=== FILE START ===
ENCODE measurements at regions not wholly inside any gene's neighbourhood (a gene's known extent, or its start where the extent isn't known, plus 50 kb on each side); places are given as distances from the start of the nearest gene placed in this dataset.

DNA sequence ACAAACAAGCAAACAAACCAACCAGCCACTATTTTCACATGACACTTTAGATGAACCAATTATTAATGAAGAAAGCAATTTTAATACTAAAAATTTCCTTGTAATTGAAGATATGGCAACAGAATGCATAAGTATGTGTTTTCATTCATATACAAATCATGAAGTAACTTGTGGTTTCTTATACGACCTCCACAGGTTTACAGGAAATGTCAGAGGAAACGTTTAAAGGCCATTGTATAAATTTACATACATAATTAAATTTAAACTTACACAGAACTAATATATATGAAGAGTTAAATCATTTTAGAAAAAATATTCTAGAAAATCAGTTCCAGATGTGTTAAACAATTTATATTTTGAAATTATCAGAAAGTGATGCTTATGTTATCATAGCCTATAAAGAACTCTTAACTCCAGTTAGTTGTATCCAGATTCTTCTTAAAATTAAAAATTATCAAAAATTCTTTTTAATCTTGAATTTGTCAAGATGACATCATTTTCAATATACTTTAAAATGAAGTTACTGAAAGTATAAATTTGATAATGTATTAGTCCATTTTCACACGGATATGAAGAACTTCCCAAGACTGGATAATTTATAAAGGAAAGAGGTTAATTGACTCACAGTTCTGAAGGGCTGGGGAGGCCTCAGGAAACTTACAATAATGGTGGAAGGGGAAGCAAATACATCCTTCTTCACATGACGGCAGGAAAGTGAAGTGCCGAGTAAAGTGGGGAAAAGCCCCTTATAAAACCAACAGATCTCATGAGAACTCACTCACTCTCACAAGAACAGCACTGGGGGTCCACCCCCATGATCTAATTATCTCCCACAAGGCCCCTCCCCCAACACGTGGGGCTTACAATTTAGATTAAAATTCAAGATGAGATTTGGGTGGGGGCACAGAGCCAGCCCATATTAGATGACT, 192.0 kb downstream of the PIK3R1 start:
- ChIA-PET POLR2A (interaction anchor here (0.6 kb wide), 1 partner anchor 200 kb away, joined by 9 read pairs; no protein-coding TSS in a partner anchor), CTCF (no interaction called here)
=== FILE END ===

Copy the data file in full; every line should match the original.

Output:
ENCODE measurements at regions not wholly inside any gene's neighbourhood (a gene's known extent, or its start where the extent isn't known, plus 50 kb on each side); places are given as distances from the start of the nearest gene placed in this dataset.

DNA sequence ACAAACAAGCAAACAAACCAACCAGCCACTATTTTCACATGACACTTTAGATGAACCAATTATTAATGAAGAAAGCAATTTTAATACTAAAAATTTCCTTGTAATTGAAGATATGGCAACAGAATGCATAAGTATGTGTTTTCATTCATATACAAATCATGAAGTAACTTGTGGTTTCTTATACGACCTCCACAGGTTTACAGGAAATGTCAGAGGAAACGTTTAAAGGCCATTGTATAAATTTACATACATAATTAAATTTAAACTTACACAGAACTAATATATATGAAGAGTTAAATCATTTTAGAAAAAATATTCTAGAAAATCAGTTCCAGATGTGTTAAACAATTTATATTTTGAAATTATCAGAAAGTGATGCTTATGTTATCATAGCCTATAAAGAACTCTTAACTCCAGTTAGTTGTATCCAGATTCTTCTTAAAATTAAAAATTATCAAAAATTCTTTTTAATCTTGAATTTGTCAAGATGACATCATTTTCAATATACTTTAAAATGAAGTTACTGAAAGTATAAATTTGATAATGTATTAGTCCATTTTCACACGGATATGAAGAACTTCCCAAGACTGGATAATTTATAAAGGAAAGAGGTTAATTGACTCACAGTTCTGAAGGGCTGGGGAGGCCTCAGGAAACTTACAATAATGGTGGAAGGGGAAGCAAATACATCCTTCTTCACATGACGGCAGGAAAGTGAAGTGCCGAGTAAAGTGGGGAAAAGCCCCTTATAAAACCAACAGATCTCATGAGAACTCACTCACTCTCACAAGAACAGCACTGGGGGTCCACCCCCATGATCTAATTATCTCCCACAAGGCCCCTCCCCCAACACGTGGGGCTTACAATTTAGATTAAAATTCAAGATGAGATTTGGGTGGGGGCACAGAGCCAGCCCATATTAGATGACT, 192.0 kb downstream of the PIK3R1 start:
- ChIA-PET POLR2A (interaction anchor here (0.6 kb wide), 1 partner anchor 200 kb away, joined by 9 read pairs; no protein-coding TSS in a partner anchor), CTCF (no interaction called here)